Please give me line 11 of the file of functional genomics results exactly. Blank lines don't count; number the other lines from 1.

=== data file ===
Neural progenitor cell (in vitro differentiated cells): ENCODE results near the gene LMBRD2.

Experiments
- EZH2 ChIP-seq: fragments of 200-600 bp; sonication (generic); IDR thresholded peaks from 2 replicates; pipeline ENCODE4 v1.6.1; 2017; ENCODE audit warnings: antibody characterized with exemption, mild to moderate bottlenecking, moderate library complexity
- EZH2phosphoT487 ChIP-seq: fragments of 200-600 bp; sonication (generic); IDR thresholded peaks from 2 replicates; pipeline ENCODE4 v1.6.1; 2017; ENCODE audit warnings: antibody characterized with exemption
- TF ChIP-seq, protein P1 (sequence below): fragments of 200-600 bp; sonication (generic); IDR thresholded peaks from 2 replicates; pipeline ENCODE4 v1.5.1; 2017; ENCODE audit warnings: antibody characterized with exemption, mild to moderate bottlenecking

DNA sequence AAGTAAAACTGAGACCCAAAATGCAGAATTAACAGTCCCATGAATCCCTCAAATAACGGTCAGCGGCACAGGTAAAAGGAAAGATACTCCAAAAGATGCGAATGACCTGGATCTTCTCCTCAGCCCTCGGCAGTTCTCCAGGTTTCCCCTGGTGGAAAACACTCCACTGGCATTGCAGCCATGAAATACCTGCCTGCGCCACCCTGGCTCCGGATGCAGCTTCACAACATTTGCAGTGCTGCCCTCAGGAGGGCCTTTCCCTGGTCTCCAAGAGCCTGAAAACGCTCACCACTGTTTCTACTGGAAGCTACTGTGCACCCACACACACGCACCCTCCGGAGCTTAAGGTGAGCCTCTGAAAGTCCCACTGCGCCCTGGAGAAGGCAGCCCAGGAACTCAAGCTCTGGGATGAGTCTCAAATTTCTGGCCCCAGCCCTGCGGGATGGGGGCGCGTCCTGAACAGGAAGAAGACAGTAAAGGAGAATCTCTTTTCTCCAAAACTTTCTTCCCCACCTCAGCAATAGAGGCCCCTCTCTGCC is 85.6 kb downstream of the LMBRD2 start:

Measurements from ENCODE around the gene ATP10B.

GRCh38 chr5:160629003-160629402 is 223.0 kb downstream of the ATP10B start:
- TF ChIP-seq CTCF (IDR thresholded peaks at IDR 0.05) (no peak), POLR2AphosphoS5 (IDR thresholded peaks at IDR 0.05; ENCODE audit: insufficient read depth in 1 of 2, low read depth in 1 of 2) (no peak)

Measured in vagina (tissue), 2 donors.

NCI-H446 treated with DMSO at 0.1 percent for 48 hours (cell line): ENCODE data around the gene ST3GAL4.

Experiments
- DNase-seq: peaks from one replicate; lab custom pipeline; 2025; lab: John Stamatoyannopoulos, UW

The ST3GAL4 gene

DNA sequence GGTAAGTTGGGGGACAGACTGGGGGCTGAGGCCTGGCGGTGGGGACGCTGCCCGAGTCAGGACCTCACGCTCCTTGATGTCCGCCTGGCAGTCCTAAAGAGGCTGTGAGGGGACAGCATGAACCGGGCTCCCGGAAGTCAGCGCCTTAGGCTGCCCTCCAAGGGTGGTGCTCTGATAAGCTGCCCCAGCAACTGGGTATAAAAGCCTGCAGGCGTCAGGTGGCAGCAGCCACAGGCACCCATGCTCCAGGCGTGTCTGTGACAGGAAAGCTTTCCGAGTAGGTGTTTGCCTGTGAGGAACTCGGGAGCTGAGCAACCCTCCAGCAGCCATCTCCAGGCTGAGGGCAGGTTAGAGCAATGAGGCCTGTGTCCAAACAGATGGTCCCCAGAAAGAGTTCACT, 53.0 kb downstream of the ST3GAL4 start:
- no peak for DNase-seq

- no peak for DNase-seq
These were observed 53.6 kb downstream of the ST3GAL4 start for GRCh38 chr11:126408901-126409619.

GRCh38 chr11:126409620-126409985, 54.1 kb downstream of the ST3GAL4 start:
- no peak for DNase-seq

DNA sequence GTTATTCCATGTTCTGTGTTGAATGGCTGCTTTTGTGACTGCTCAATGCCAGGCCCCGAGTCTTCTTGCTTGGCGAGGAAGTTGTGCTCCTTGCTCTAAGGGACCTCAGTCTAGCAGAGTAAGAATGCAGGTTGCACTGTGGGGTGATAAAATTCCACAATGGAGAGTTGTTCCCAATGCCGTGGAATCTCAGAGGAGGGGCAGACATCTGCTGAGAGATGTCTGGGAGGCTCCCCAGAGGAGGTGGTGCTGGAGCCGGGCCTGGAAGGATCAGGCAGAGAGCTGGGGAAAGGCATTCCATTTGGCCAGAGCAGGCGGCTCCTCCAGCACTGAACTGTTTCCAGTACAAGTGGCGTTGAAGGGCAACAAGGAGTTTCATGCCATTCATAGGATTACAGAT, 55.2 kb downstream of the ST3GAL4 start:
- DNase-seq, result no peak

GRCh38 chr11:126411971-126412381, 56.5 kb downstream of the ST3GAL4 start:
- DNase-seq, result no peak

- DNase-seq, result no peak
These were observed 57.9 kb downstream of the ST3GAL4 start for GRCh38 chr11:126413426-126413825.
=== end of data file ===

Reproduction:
NCI-H446 treated with DMSO at 0.1 percent for 48 hours (cell line): ENCODE data around the gene ST3GAL4.